t o L c i n c r c a s e c el ,. g . b y r u c t ' c c r i z i n gI .t n r a y b e d c s i r a b l e h , ow- c l a s t i c i t yv' i s c o s cr ^ y o , , l r o r v c v c rh, . s c v c ' l c s s . r t I r . s i r s a r i r i l
e v c r ,f o r b l e n t l s o f c o t t o n a r r d r a y o n t o b e t t t c r c c t i z c t
c o
l i m l rrovc c l a s l i c s t r c t c h o I a b o u t 2 1 r c r c c r r t f ' o . r r v r r i c hi t r v i l l r j c c . u . . r i
t h e i u s ( r e o f t l r e c o t t o n , a n c l b r i n g i t s d y e i n g q u a l i t i e sm o r e i n t o w h c n r e l a x c c l .I l u t . r o r e p c r s i s t c ' t s t r c t c h i n gw i l l t c n d t o c a r r s c
l i n e w i t h t h o s eo f t h e r a Y o n . P e r n r a t r c ndtc f o r n r a t i o na s t h c l o n g c c l l u l o s cr r r c l l c c u l cssl i d c < l v c r .
V i s c o s ef i b r e w i l t w i t h s t a n c tl h c c a u s t i cs o d a s o l t r t i o nu s c d i n oncanother.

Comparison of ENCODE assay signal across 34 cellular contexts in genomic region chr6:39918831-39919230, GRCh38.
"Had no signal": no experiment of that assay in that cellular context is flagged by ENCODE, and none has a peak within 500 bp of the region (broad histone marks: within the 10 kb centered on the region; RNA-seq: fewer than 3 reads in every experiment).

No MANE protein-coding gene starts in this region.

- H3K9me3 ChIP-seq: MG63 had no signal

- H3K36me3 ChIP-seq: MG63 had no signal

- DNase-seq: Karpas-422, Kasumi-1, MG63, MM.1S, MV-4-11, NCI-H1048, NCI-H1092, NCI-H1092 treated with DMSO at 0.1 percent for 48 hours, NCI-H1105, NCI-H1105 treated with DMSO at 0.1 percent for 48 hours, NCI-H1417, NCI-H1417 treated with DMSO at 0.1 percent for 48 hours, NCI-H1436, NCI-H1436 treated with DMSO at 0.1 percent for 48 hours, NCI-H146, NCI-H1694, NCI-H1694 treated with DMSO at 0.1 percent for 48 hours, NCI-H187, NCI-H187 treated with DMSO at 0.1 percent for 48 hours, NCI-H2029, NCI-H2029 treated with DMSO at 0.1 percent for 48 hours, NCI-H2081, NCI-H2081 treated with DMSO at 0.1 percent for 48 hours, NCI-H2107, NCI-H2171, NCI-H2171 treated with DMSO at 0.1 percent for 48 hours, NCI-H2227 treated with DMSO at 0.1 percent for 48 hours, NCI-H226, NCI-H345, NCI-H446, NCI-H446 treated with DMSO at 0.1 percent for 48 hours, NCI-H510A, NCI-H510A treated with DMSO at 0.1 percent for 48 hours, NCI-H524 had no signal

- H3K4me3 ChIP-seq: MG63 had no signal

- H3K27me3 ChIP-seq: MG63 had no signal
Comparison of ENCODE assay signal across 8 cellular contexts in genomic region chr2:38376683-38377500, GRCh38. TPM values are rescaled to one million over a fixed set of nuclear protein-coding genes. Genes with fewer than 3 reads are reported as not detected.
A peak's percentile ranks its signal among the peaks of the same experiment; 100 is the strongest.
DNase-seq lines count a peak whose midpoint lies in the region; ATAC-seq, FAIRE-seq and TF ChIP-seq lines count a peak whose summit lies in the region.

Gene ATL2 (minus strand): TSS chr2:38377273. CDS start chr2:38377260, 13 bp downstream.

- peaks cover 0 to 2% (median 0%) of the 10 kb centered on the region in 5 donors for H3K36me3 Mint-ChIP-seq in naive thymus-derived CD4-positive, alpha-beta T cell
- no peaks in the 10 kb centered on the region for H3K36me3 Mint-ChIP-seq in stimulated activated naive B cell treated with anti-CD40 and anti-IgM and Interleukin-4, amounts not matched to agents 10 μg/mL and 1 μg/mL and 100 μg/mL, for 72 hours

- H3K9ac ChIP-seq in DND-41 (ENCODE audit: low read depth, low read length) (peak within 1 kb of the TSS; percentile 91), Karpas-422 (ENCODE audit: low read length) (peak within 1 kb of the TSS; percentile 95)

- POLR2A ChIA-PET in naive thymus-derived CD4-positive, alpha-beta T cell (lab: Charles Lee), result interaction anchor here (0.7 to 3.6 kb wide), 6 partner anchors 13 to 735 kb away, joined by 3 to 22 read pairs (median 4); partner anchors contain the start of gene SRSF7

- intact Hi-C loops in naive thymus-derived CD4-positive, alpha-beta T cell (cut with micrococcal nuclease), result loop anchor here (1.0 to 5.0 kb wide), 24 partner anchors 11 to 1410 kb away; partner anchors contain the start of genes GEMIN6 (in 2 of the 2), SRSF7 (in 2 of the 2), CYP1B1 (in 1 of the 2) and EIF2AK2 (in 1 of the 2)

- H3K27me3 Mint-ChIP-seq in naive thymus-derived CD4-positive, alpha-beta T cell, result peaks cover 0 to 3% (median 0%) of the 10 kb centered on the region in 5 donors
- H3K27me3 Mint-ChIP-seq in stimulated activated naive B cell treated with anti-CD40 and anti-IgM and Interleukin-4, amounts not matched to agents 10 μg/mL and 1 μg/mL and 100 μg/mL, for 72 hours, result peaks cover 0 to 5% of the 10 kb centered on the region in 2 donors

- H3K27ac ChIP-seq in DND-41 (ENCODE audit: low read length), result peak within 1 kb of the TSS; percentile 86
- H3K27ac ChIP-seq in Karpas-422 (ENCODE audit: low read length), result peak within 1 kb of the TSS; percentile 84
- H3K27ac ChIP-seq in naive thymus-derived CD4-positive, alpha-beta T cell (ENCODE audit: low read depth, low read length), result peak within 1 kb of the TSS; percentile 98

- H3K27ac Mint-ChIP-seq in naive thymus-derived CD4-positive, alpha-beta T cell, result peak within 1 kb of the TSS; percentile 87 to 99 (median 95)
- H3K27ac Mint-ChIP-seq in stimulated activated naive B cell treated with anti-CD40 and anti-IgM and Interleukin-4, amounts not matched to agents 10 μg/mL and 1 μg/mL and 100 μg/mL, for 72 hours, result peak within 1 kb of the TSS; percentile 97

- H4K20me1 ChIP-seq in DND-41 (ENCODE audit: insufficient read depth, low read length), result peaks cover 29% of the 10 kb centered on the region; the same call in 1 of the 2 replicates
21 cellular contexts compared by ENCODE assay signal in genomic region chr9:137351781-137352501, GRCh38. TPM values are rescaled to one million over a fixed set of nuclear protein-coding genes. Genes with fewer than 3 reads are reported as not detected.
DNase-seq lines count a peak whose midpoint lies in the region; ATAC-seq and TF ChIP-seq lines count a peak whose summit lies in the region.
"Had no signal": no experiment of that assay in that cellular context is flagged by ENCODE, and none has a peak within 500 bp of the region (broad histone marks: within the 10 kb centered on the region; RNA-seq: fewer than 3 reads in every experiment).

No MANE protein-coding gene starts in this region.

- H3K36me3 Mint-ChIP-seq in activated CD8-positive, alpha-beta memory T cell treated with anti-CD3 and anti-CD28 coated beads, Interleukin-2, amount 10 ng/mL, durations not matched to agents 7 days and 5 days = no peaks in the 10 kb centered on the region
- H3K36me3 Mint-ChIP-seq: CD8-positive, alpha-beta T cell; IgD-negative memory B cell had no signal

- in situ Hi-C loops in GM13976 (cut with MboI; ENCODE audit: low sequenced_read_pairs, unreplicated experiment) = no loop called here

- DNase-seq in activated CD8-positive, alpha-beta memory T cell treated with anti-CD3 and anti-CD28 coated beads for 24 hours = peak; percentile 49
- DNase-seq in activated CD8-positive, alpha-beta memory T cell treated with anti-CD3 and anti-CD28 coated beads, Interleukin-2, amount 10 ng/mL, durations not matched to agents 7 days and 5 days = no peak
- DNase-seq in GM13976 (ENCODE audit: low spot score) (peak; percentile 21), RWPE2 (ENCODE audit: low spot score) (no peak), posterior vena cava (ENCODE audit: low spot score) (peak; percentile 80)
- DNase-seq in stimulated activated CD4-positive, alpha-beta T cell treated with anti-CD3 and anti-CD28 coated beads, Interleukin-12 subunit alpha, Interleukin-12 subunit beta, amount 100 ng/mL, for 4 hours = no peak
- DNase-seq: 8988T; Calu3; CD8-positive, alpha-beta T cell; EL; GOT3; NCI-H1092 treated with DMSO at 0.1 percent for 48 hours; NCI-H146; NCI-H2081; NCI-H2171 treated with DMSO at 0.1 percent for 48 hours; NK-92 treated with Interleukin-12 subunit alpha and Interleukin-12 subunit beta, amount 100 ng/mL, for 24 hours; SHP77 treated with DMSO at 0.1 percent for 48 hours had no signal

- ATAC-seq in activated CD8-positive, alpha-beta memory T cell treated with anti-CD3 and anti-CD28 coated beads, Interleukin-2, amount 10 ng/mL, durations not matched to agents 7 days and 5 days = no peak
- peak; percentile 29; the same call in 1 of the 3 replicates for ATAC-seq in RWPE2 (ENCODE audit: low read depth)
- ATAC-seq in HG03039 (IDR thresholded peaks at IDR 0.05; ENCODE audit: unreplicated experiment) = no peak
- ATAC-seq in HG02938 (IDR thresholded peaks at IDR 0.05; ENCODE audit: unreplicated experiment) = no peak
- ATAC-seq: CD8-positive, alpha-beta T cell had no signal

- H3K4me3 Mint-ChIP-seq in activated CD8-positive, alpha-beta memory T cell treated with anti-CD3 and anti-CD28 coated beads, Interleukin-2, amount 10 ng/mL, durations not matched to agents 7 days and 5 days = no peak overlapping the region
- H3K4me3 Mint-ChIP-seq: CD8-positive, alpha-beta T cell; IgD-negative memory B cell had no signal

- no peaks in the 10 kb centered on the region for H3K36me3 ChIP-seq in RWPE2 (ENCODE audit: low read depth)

n r c r c c r i z igr r, b u t c l i s i n t e g r n t ecsl t t r i n gs u b s e q t r c ur tv a s h i n gS. p e c i a l E l a s t i cr c c o v e r y( 6 0 p e r c c n t r . h . ) :
t c c h r r i q u eas r c u s c c lt o o v c r c o t l l ct h i s p r o b l c m , i u c l u d i n gt h e t t s c I p c r c c r r tc x t c n s i o n :6 7 p c r c c l l t
o I c a u i t i c p o t a s h ,o r n r i x t u r e so [ c a u s t i cp o t a s ha u d c a u s t i cs o c l a , 2 pcr ccnt cxtcnsion: 60 pcr ccnt
i n p l a c e o [ c a u s t i cs o d a . 3 per centcxtcrrsion3 : g ncr ccnt
5 1 > c cr c n t c x l c r r s i o n 3: 2 j r c r c c l ' lt